That leaves us with inaction and the status quo, on one hand, and regularization, on the other. Since I like immigration, that inclines me to support inaction. The 340,000, give or take, to be allowed in as guest workers is just too small and I think that the promised enforcement will cut into illegal immigration somewhat, driving us under the 1 million new arrivals that I think are the bare minimum we are morally and economically obliged to take. (Feel free to take a swing at that “economically” but you’ll be just like the liberal who is all in favor of US military action, just so long as there’s no tangible benefit in it for the US.) On the other hand, I would like real border security and there are benefits to regularization, including fairness to the illegal immigrants, to I’m willing to look at regularization. In any event, this really is the choice we have here: regularization or the status quo.
But it takes a plan to beat a plan, and so the government has to tell us what regularization involves. Well, first, it involves identifying the illegal aliens who want to participate. Saying “tell us who you are, but once you do you’re not protected from enforcement of the immigration laws” just doesn’t work. No one would volunteer for regularization. That’s why, if you’re going to have regularization at all, you will necessarily have to assure applicants that they will not thereafter be subject to deportation so long as they behave themselves. Otherwise you get no applicants, so it’s just like not having regularization at all. (Imagine if your employer said, “we’re offering an early retirement program, so please let us know if your interested. By the way, applicants for early retirement are still subject to layoffs if we conclude that they are not committed to staying with the company.” No one would apply.)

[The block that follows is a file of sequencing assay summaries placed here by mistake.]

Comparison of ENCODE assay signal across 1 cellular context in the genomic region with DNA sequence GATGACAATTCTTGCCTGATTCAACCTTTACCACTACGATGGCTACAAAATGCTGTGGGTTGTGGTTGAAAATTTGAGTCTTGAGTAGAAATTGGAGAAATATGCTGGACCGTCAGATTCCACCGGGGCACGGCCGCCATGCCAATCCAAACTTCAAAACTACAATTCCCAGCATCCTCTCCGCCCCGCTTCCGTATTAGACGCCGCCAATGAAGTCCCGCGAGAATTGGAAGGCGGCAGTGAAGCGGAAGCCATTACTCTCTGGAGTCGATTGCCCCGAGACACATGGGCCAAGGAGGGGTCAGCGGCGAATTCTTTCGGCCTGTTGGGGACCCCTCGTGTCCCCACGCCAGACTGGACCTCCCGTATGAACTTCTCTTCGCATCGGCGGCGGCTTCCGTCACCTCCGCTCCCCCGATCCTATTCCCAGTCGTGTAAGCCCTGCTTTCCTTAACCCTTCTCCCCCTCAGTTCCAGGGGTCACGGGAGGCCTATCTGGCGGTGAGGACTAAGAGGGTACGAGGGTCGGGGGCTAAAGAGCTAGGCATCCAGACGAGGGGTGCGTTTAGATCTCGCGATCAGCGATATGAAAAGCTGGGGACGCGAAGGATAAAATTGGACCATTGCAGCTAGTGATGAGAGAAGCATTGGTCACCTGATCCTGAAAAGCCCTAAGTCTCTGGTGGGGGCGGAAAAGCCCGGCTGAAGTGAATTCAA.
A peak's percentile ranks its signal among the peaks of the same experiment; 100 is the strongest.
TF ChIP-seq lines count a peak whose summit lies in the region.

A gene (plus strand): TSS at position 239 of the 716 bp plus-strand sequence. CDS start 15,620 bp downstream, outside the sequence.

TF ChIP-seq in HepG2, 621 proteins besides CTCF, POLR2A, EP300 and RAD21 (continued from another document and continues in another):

The government could just say, “apply for this program and any applicant will be protected from the enforcement of the immigration law while his application is pending.” Instead, they’ve said, “apply for this program, and we’ll take 24 hours to check out whether you’ve got any obvious disqualifications before we give you probationary status.” The 24 hour check, in other words, was meant to reassure critics that we wouldn’t just be handing out probationary status willy-nilly. The government then can take as long as it needs to finish the process and make the probationary Z Visa status permanent. Here’s how the White House
Obtaining Legal Permanent Resident (LPR) status is a multi-step process that includes thorough background checks with no guarantees. It can be broken down into three parts: probationary period, Z status, and LPR.
1. Probationary Period. The undocumented worker comes out of the shadows to acknowledge they have broken the law. In order to obtain probationary status, they must show they are employed and pass a preliminary background check. There is a provision in the bill that says DHS has one day to find a “disqualifying factor,” but that is not the end of the process. That is a very short term way of ensuring that if someone comes out of the shadows and admits their illegality, they will not be deported while the process is ongoing and can continue working while the full background check is completed. At any time if something pops up, the applicant becomes deportable, and will never have a chance at Z status and certainly not LPR status.